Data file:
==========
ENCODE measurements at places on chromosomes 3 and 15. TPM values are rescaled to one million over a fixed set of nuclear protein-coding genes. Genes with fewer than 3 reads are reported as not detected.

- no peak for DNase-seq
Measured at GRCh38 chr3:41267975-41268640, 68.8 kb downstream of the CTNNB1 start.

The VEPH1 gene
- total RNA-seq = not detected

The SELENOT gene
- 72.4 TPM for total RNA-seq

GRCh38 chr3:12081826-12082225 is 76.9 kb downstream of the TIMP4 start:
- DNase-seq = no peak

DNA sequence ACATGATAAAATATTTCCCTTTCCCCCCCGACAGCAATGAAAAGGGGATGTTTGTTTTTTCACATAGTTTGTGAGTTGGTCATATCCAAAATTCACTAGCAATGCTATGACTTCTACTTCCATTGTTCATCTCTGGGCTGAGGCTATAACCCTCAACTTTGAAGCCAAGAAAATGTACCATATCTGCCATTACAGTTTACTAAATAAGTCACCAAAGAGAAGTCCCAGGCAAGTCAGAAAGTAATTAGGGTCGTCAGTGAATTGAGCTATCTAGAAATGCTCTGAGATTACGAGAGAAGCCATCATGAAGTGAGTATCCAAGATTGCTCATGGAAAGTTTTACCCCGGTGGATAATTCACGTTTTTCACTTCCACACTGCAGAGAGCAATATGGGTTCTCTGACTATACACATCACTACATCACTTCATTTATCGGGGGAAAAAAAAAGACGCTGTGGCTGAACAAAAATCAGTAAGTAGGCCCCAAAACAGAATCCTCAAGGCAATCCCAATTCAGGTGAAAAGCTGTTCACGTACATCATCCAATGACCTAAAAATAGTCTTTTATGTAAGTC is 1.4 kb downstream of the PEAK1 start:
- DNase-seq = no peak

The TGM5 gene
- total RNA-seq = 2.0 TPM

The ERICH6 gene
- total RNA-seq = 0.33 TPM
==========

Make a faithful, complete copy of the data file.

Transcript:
ENCODE measurements at places on chromosomes 3 and 15. TPM values are rescaled to one million over a fixed set of nuclear protein-coding genes. Genes with fewer than 3 reads are reported as not detected.

- no peak for DNase-seq
Measured at GRCh38 chr3:41267975-41268640, 68.8 kb downstream of the CTNNB1 start.

The VEPH1 gene
- total RNA-seq = not detected

The SELENOT gene
- 72.4 TPM for total RNA-seq

GRCh38 chr3:12081826-12082225 is 76.9 kb downstream of the TIMP4 start:
- DNase-seq = no peak

DNA sequence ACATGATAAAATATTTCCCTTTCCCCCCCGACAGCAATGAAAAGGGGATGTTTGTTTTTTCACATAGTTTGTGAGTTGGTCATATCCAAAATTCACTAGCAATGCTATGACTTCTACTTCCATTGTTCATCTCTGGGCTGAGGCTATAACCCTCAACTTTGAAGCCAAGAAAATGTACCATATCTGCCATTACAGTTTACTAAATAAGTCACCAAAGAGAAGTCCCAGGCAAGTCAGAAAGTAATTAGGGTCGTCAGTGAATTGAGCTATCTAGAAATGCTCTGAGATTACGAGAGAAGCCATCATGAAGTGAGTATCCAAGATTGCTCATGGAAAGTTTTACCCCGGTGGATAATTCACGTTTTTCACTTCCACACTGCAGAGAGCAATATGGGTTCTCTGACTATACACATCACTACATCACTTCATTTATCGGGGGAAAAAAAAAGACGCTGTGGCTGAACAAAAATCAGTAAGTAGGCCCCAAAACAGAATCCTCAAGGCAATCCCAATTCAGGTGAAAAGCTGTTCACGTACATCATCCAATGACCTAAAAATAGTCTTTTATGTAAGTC is 1.4 kb downstream of the PEAK1 start:
- DNase-seq = no peak

The TGM5 gene
- total RNA-seq = 2.0 TPM

The ERICH6 gene
- total RNA-seq = 0.33 TPM